I had agreed to attend under one condition–that I got to dress like Mother Nature, a suggestion my mother had made. By God and all that was sacred, if I had to go out on this night of death, I was going to epitomize the force of LIFE!
So, donning a crown of flowers on my head that my cousin had so thoughtfully ordered from a flower shop, with my hair curled and flowing down my shoulders and letting my mother and aunt wrap me in a sheet toga-style to channel some version of Gaia and bringing with me my favorite, stuffed racoon friend, Sunset, I was off.
I don’t remember much more of the evening, just that I kept a wide berth around that haunted house. The wreath I hung to dry by my bed.
While autumn is always a welcome season to me, Halloween has been a blight.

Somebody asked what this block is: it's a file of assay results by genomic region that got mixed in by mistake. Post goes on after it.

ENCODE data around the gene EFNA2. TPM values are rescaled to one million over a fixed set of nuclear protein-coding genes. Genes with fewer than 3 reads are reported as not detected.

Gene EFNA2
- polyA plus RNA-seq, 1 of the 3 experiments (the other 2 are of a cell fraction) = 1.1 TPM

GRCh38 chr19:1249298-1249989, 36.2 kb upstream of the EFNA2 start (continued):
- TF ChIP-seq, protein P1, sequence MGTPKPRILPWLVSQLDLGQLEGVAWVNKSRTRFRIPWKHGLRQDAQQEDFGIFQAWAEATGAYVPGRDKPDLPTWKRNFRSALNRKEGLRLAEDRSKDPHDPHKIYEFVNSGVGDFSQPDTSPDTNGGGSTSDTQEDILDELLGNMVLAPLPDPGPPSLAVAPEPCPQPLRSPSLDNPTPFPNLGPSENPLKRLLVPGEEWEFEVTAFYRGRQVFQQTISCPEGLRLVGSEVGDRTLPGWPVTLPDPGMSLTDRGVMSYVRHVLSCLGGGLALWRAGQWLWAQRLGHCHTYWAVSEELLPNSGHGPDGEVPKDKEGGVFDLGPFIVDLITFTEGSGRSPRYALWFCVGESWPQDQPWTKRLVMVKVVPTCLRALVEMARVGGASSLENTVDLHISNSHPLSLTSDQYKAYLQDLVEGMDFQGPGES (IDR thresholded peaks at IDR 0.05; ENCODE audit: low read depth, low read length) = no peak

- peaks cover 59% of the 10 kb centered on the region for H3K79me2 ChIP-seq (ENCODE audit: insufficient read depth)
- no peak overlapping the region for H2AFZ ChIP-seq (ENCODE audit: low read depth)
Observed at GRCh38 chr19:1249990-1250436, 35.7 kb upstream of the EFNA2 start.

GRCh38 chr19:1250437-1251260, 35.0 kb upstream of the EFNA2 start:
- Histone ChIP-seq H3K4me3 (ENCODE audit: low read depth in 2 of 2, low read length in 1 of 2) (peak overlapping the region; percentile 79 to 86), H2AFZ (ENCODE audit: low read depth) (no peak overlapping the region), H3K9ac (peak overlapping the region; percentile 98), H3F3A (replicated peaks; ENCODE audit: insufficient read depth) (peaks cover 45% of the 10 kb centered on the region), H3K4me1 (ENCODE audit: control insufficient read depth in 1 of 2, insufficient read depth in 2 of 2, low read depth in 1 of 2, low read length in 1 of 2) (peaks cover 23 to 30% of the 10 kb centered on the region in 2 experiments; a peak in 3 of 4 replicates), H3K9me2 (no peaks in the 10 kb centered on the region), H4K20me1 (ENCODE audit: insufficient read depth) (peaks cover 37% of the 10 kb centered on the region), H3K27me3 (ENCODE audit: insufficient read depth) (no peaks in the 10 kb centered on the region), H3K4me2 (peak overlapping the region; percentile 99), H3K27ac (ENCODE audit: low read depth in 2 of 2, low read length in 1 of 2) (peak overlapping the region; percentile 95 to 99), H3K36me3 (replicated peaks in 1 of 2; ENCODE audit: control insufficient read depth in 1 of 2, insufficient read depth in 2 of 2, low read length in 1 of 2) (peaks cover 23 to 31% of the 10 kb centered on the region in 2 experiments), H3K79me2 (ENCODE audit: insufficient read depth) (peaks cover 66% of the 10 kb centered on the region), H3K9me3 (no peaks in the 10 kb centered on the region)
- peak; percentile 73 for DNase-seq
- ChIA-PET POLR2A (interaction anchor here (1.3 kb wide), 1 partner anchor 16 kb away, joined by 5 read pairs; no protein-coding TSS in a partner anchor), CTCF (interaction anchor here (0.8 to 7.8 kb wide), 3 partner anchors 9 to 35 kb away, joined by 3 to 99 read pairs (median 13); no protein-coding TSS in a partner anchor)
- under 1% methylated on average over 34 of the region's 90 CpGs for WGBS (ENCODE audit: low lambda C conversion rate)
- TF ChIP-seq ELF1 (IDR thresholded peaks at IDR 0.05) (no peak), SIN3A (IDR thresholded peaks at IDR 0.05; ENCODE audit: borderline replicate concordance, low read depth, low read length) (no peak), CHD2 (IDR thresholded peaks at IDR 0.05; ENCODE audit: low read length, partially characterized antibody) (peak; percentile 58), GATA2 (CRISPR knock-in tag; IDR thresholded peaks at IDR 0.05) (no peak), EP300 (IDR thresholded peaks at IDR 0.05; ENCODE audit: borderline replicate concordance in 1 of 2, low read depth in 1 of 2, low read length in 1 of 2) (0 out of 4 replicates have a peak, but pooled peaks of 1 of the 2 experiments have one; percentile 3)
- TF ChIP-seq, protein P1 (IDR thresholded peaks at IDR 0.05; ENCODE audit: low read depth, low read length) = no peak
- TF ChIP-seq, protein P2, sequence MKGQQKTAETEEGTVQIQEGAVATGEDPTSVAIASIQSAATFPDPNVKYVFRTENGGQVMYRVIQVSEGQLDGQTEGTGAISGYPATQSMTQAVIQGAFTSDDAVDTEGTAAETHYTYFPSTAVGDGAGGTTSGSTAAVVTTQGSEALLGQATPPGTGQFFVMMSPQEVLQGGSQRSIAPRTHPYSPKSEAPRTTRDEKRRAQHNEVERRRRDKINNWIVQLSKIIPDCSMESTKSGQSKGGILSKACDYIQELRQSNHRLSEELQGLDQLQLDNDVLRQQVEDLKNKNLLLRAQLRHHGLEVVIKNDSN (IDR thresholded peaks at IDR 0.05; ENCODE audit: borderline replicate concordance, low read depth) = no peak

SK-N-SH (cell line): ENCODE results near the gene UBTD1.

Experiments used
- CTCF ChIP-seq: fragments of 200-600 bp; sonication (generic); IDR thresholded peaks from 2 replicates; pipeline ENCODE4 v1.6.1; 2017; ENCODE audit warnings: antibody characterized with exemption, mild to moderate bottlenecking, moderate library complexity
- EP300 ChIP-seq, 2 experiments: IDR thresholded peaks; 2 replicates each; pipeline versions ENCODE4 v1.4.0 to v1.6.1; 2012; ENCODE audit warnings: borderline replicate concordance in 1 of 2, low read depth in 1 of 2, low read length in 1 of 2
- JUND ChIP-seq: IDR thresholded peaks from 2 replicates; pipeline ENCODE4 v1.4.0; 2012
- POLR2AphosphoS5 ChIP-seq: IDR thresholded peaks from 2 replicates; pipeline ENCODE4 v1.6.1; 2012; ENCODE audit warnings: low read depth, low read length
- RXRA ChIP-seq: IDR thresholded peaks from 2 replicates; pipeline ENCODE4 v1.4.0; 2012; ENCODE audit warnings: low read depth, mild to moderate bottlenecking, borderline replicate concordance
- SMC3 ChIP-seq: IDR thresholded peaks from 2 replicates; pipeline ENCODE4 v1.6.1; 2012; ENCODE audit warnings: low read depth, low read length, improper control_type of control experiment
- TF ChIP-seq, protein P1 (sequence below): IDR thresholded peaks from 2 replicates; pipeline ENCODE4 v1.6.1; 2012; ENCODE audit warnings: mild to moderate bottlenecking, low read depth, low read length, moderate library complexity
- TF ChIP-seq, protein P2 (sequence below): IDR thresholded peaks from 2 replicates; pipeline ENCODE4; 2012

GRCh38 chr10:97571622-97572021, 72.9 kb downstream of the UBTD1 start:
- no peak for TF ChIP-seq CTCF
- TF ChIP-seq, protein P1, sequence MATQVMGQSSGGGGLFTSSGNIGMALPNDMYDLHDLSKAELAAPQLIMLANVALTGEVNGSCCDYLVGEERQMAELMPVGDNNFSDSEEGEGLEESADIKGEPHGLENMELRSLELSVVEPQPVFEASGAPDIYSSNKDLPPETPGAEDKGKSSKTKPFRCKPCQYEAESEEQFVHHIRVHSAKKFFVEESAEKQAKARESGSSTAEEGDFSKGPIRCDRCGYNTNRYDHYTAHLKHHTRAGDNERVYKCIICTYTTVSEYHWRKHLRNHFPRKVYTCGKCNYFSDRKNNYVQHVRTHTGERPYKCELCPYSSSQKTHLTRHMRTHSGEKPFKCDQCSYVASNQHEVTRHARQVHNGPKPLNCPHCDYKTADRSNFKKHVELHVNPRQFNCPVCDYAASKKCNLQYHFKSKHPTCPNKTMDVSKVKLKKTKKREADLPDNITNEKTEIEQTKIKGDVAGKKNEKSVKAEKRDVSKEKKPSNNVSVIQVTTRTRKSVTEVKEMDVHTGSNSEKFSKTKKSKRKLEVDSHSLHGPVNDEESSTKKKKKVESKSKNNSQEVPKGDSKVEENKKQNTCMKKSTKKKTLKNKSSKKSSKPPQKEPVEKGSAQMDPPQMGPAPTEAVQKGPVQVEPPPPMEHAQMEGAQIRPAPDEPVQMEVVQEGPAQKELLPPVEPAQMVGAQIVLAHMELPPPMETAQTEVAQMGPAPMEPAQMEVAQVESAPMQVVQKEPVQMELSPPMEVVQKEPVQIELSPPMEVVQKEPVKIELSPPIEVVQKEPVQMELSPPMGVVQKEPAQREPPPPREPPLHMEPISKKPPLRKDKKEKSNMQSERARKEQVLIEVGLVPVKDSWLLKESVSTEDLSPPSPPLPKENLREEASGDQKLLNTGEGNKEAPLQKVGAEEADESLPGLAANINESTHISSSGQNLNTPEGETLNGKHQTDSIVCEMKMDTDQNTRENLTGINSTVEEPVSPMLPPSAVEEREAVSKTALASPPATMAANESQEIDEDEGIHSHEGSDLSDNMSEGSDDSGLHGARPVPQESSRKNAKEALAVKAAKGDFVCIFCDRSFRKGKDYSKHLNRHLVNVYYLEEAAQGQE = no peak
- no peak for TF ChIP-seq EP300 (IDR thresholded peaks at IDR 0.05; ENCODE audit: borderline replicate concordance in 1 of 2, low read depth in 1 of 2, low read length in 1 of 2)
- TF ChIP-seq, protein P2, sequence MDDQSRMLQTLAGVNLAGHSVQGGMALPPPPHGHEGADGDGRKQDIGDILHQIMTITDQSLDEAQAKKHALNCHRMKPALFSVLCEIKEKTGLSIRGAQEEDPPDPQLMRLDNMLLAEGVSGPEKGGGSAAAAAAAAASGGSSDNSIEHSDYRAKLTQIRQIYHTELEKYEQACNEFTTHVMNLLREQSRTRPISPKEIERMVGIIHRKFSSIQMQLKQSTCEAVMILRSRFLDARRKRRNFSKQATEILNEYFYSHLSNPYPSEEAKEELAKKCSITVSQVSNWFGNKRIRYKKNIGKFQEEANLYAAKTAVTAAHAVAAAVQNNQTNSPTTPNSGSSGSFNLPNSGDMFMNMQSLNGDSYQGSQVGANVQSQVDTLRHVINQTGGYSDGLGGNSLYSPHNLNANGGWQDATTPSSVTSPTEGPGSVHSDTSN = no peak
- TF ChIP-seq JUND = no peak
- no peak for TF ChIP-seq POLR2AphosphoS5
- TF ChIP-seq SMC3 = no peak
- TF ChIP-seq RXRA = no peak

I’m not sure when my feelings began to change regarding Halloween and the traditions that surround it, including All Saints’ Day, All Souls’ Day and Samhain, a pre-Christian holiday my Irish and Welsh ancestors knew well as the day the veil between this world and the other was at the thinnest–the halfway mark between autumn equinox and winter solstice.
As a Christian, because Jesus is LIFE, I thought for a long time it was my duty to disdain and even fight against Halloween. As a charismatic evangelical, there were years where I refused to let my kids recognize Halloween and the school they attended recognized the fears of many other Christians with feelings such as mine and held Harvest Festivals rather than Halloween Parties.